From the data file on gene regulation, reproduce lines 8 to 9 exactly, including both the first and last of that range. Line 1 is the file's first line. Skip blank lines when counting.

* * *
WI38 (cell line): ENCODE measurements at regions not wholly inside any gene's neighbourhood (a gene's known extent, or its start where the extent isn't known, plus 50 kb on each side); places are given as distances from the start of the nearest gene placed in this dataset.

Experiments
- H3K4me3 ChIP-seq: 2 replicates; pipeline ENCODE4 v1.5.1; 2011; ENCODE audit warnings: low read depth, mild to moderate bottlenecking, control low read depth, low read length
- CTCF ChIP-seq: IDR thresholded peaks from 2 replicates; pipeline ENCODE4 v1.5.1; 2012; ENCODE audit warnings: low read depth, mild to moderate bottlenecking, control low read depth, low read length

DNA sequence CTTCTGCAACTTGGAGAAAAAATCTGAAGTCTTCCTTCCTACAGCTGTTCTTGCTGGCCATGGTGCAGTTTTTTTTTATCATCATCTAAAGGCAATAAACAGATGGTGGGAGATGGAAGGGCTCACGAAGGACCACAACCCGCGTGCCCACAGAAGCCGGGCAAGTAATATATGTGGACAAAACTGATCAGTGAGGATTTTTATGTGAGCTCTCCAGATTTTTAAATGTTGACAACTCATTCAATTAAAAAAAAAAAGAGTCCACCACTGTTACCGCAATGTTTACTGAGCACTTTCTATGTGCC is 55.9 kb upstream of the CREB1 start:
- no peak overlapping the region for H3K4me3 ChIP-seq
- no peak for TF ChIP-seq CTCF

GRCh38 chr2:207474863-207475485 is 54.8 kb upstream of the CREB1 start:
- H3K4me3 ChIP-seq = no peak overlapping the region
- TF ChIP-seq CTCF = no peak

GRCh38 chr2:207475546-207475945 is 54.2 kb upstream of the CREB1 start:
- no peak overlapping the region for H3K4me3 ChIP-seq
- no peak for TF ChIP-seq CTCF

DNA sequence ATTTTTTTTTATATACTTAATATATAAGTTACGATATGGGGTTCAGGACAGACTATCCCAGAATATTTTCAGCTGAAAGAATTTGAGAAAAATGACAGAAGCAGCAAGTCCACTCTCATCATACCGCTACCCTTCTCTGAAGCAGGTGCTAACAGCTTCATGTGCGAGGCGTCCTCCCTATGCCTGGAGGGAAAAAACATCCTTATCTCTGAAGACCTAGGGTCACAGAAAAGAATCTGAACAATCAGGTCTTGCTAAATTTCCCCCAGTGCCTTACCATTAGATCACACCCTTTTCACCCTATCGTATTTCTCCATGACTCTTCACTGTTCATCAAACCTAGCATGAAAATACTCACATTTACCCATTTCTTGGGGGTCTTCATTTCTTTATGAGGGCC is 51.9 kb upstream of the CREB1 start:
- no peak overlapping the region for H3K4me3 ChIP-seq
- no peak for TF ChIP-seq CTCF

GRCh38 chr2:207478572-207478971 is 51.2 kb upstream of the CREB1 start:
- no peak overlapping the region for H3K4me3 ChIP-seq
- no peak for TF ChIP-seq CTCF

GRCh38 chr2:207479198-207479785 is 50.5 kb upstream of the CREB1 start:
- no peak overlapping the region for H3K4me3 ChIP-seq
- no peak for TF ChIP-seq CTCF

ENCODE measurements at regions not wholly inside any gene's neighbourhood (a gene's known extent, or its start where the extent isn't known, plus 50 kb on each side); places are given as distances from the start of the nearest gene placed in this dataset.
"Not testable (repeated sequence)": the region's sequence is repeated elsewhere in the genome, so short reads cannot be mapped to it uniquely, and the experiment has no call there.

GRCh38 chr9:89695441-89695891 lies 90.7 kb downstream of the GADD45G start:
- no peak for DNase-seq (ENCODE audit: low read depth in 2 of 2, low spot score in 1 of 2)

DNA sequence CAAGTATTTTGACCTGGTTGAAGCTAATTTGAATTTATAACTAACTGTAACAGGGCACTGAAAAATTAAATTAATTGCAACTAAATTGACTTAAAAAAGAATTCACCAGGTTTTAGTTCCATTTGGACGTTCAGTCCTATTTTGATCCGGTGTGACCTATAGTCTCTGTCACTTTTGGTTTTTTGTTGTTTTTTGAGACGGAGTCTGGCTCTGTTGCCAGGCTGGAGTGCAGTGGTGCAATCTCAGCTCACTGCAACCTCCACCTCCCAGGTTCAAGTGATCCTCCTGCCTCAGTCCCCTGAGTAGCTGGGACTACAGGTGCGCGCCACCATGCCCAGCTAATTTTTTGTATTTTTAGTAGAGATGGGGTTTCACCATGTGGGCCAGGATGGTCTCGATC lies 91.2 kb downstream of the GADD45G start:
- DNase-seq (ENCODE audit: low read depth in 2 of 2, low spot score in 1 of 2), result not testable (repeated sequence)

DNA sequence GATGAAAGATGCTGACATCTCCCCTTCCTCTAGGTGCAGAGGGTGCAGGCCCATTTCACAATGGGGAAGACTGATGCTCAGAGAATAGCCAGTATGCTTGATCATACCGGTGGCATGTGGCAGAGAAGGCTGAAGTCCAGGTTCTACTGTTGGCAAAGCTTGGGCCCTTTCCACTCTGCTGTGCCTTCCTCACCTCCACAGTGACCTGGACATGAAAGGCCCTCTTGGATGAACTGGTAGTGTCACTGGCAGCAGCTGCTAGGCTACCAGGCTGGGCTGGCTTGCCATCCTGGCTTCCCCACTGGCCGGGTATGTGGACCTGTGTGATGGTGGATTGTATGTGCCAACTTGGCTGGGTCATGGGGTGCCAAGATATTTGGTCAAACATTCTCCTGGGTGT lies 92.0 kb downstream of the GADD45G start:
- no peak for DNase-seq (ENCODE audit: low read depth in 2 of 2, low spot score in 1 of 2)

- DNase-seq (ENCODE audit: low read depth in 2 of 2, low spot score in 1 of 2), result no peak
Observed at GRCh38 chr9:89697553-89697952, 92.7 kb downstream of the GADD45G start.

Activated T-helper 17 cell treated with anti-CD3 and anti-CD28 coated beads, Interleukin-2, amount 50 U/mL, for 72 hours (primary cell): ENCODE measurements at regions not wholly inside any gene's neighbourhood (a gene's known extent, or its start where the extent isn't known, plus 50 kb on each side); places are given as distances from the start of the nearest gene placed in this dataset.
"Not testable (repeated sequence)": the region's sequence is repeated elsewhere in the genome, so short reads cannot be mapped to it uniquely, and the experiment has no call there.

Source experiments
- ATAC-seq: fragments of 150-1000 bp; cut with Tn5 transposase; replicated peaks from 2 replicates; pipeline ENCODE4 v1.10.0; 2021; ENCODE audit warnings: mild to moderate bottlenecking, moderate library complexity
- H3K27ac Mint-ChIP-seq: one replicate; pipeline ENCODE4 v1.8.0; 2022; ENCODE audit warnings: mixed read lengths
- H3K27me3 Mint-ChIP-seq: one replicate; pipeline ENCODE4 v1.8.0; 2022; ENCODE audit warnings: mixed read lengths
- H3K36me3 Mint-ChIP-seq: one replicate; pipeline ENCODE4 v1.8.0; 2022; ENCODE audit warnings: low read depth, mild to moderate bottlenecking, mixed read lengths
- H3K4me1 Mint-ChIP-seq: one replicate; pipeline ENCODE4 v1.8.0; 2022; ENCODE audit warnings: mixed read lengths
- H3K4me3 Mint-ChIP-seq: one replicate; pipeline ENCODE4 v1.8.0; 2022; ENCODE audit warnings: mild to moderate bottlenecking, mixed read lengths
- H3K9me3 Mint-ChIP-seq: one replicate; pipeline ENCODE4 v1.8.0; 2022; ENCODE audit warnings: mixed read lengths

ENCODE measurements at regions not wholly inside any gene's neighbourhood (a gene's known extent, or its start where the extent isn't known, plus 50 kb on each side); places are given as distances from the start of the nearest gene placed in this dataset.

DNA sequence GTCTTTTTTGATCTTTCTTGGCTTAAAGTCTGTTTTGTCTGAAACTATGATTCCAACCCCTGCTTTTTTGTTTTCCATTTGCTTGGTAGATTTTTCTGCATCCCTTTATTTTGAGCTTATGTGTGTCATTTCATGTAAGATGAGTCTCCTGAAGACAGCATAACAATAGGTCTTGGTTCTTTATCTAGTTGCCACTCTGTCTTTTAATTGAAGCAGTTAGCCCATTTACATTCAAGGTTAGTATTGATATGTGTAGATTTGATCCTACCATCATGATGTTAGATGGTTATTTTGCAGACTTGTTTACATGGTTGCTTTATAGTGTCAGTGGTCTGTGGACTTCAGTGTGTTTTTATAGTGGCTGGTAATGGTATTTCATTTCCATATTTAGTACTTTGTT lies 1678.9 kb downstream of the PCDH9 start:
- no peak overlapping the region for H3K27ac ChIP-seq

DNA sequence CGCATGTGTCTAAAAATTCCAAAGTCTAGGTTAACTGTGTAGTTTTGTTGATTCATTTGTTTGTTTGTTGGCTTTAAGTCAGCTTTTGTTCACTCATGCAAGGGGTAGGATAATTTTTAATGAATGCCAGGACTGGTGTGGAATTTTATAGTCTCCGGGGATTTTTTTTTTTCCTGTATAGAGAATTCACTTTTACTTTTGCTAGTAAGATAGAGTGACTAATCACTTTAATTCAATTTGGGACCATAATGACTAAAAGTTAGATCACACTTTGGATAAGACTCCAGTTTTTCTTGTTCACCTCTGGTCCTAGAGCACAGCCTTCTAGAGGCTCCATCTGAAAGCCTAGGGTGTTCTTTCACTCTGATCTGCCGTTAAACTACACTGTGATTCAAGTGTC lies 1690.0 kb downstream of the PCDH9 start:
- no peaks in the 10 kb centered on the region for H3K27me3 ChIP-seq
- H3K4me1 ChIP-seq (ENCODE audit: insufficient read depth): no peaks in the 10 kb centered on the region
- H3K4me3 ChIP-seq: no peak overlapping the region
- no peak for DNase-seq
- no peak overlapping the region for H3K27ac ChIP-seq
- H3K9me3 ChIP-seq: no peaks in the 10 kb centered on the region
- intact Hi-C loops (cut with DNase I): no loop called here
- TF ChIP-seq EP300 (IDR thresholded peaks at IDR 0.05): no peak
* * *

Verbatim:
GRCh38 chr2:207474863-207475485 is 54.8 kb upstream of the CREB1 start:
- H3K4me3 ChIP-seq = no peak overlapping the region